After yesterday's rain (2.9 inches in 24 hours), we arrived this morning to find all but one lamb doing just fine. One of the lambs born yesterday, however, was quite cold. I wrapped him in my coat (maybe I'll get to make an add for Carhartt!) and then asked our landlords Rich and Peggy Beltramo if they'd keep him in the house near a heater vent until Sami could come by and pick him up. They were so gracious - they even asked tonight how "Curly" was doing!
Curly is doing great tonight! Sami brought him home and put him near the woodstove on a heating pad. When she got home from picking up Lara this afternoon, he was wandering around the living room. As of tonight, he's had 12 ounces of milk, and he's ready for more!
We normally don't name the sheep, but the bottle babies do get names. So far in 2011, we have Waylynn, Cooper (the Pooper), Baab, Fletcher, Buster and Curly.
On the lambing front, we had to pull two enormous lambs tonight. Thankfully, Sami was able to come by the ranch and help me - I couldn't have done these two lambs on my own. As we pulled the second one, it hailed momentarily. Thankfully, everyone (lambs and ewes) seemed to be doing fine when we left at about 7 p.m. In addition to the lambs we pulled, we had one more single and a set of twins. I expect we'll have several more lambs come morning.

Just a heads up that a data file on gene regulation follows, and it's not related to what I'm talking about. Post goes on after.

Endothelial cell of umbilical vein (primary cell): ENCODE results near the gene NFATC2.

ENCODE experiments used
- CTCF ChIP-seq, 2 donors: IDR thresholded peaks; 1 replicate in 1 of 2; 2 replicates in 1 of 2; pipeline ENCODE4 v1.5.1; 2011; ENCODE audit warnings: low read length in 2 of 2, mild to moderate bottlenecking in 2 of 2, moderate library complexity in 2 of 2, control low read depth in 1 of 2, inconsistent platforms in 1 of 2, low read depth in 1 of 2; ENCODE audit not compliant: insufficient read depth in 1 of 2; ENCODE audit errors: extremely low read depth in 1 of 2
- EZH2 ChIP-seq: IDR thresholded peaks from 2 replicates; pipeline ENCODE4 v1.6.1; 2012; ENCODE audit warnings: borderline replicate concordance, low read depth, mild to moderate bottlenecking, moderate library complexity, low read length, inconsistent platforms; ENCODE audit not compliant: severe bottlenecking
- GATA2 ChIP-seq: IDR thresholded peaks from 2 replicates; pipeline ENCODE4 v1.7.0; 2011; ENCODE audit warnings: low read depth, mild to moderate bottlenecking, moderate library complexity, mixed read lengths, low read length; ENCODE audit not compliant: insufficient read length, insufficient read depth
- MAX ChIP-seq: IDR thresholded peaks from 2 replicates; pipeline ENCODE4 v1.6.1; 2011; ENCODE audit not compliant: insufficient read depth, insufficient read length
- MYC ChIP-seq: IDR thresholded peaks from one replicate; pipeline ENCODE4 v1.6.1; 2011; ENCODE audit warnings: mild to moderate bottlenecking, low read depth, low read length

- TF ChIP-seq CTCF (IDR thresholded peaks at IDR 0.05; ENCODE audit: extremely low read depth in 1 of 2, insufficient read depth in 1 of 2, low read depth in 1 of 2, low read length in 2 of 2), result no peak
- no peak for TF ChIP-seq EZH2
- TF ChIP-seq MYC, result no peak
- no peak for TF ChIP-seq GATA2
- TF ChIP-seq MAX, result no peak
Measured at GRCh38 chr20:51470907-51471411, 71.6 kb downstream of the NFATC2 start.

The lambs continue to be comedians! They were playing a game of Race Around the Guard Dog today (we put Buck back in with the lambs in anticipation of taking Clara the llama to Rocklin next week). Here's a video of their antics.
We also put all of the new yearling ewes through the footbath today, so that we could combine them with our yearling ewes. Our friend, partner and farm advisory, Roger Ingram, has helped us design a corral system based on Bud Williams' design. I've included a rough drawing of the set up below.
These new sheep have never been worked in something like this, and they've never been worked by dogs (until last Friday). The corrals are set up to take advantage of the natural behavior of livestock (cows, sheep or goats). Sheep naturally want to go back the way they came, so they flow easily out of the "Bud Box" into the alley (which I misspelled in the drawing!). Motion draws motion, and they all walked easily into the footbath. We worked 140 head in 4 hours (25 ewes at a time, soaking for 30 minutes in the footbath). Our sheep know this system - it was great to see new sheep work so efficiently and stress-free!